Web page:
In 2007 I came across the wonderful Famous Greeks by J. Rufus Fears, which really opened my eyes to what was happening in ancient Athens, and which had been murky to me before that. Sure I had known about Socrates, Plato, Aristotle, Pericles, the Spartans and Alexander, but nothing at all about very important figures in world history like Solon, Ephialtes and Kleisthenes. (I know, it's sort of embarrassing, but hey, I was very consumed by medieval, Roman, Chinese and Central Asian history. One cannot read everything all at once.) So just for fun I delved more more deeply into Greek history with the result that by 2010 I had my answer: the game of Polybian politics should, nay must, be set where it all began, Ancient Athens.
Meanwhile I had done Founding Fathers,. a game that, like The Republic of Carthage, drew some inspiration from The Republic of Rome: I realized that this style of game would be perfect for the Athens-based game as well. Not only would players have to contend with and over changing the government type, which actually happened in Athens several times, they would also have to worry about external threats, which would also help motivate, or even sometimes force domestic disruption. Now players would need to contend with all kinds of different factors and finding a winning course through all these threatening shoals would be a true feat indeed. By taking this approach I could also leverage some of the new mechanisms I had created for Founding Fathers plus optional rules I had created for The Republic of Rome as well.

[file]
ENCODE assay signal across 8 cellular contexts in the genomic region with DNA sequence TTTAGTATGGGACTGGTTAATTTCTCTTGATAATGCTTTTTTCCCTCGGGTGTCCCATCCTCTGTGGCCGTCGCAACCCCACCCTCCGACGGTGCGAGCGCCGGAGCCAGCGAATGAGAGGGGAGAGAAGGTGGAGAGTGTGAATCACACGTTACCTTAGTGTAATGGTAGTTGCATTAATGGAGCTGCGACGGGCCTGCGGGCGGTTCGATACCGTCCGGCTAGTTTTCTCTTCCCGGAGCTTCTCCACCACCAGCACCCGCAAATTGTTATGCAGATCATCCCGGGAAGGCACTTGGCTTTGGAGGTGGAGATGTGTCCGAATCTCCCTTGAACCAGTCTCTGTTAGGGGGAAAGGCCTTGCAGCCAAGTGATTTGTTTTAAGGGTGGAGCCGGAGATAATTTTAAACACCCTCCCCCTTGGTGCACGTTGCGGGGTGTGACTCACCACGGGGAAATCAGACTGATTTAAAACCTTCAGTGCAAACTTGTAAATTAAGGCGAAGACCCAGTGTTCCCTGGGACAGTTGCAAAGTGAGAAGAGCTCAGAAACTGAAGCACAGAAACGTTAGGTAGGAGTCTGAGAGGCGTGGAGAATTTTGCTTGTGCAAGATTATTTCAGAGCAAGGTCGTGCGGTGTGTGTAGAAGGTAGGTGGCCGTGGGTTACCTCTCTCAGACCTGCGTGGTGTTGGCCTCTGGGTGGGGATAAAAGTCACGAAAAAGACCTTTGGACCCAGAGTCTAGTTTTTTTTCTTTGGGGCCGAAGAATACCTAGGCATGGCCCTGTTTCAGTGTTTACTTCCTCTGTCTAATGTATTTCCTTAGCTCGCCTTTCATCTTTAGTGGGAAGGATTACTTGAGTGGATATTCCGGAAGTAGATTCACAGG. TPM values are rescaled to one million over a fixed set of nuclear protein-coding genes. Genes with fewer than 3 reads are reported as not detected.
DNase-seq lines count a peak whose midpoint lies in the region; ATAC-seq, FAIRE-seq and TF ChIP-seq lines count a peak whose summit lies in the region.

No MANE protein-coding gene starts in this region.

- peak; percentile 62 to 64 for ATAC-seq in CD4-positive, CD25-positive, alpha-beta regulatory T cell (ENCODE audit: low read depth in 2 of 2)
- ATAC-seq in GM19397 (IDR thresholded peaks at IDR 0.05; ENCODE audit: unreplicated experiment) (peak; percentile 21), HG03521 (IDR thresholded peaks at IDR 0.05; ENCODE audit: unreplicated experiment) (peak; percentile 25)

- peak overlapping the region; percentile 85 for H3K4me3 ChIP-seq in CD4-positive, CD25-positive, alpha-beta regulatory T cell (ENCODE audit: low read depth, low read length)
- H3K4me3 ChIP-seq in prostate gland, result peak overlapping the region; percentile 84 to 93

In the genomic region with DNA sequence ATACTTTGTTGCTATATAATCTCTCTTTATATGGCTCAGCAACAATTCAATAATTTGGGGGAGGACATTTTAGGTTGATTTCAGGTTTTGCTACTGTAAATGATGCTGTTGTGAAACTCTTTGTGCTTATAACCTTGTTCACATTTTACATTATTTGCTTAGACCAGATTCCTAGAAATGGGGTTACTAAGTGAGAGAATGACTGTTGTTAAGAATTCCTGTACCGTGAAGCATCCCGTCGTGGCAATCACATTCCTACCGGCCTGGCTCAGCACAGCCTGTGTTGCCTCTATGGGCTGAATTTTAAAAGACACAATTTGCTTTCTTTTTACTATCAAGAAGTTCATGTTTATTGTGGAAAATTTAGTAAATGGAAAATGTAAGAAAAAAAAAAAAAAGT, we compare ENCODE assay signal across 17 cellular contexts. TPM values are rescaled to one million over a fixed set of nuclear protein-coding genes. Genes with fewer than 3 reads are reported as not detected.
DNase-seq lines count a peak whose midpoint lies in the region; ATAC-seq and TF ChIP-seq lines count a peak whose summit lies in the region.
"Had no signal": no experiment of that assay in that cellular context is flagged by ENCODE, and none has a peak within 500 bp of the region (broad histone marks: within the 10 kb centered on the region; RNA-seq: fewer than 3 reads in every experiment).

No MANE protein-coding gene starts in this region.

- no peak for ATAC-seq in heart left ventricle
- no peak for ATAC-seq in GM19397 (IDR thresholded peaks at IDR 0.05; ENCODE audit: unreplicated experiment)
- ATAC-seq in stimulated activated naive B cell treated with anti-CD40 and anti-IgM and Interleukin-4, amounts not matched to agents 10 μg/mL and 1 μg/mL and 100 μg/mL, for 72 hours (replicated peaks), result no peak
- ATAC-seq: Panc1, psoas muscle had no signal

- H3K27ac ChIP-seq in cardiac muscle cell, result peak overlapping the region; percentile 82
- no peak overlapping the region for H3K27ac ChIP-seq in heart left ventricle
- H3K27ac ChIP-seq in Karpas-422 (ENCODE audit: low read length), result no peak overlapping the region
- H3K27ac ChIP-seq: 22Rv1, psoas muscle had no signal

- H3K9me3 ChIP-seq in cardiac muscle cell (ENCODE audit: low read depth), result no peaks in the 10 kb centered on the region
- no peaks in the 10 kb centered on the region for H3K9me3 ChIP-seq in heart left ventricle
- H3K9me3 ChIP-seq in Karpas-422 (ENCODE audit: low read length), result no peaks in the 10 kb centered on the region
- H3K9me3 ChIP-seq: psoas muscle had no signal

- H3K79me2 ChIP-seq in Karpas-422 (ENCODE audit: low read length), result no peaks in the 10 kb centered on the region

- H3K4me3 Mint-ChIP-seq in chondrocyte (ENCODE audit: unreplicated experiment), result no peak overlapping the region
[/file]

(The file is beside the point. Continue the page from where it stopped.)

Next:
I started serious design on February 7, 2015, while continuing to research at the same time. The biggest immediate problem was where to locate the game in time. I guessed that most players are most familiar with the latter Peloponnesian War, especially since it has featured in the movies, and secondarily with the Persian Wars. But locating in just one or the other was dissatisfying because then it was much less likely to see changes in government so I resolved to include both. But was that good enough? What about the periods before and after?